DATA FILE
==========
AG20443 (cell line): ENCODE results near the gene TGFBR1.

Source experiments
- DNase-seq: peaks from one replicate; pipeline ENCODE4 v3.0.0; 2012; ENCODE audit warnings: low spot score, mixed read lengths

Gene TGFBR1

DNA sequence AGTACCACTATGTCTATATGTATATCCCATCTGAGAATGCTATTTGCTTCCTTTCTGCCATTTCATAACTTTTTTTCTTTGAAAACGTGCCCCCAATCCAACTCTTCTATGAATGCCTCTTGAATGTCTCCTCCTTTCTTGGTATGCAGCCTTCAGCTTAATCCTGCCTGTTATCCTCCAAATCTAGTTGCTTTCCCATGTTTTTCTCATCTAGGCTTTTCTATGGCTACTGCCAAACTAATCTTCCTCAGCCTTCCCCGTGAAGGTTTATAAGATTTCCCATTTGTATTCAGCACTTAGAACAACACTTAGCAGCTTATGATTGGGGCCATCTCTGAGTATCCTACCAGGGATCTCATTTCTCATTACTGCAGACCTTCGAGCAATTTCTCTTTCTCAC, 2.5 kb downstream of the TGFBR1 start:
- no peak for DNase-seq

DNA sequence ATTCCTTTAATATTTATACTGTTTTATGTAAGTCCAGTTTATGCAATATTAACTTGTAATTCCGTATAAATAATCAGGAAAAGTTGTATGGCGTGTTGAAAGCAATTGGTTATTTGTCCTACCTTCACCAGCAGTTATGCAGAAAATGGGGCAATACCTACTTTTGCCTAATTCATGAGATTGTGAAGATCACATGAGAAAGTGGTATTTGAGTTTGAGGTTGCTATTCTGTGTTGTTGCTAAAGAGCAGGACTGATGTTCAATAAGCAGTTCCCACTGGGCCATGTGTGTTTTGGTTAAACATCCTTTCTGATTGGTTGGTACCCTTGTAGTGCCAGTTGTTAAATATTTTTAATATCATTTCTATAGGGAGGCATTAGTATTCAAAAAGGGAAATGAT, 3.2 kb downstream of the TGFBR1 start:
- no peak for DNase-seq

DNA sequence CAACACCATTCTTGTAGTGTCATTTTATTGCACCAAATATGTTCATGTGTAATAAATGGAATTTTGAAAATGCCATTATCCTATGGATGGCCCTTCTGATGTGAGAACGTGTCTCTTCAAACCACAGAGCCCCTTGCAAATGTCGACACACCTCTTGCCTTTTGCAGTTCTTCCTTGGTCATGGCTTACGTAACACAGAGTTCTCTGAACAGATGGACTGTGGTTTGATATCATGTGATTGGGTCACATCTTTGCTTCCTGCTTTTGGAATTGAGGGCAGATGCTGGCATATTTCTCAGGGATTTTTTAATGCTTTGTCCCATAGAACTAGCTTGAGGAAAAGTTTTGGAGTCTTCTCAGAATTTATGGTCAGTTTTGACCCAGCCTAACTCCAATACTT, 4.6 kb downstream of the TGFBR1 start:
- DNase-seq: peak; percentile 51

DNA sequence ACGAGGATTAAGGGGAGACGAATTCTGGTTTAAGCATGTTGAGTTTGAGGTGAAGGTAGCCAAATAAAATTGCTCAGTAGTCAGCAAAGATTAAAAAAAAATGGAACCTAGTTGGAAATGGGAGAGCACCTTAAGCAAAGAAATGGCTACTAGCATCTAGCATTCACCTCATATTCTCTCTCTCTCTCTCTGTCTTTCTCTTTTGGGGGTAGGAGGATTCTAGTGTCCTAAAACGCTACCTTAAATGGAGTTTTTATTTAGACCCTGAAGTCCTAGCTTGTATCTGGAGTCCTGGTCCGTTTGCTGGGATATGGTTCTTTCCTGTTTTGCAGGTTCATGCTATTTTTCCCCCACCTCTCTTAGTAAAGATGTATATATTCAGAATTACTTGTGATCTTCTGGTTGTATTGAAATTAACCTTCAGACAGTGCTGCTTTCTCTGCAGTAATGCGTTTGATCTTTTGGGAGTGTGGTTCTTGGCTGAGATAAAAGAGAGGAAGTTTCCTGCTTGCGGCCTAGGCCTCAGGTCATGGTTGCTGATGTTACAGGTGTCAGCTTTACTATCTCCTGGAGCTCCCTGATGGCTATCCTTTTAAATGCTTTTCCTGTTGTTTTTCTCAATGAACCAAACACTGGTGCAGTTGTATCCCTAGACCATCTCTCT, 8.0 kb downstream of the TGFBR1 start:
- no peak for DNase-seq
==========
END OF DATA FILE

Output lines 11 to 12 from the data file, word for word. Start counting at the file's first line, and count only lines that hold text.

DNA sequence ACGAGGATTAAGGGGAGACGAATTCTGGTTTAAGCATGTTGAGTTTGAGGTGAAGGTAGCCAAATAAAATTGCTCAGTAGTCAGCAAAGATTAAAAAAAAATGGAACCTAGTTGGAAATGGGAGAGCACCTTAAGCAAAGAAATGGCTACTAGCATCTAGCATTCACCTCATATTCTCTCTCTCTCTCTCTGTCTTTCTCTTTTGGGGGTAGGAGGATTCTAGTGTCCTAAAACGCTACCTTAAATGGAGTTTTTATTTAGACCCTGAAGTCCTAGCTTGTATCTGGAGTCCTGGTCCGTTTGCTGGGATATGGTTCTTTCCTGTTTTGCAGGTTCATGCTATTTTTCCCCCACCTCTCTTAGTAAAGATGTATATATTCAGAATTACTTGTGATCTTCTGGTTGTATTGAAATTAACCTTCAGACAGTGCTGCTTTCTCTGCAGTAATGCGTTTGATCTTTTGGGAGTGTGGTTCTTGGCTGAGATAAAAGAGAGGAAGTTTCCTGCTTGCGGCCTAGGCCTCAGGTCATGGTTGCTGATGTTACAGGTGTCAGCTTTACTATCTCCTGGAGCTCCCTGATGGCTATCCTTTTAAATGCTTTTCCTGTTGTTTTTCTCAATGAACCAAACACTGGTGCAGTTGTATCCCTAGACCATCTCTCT, 8.0 kb downstream of the TGFBR1 start:
- no peak for DNase-seq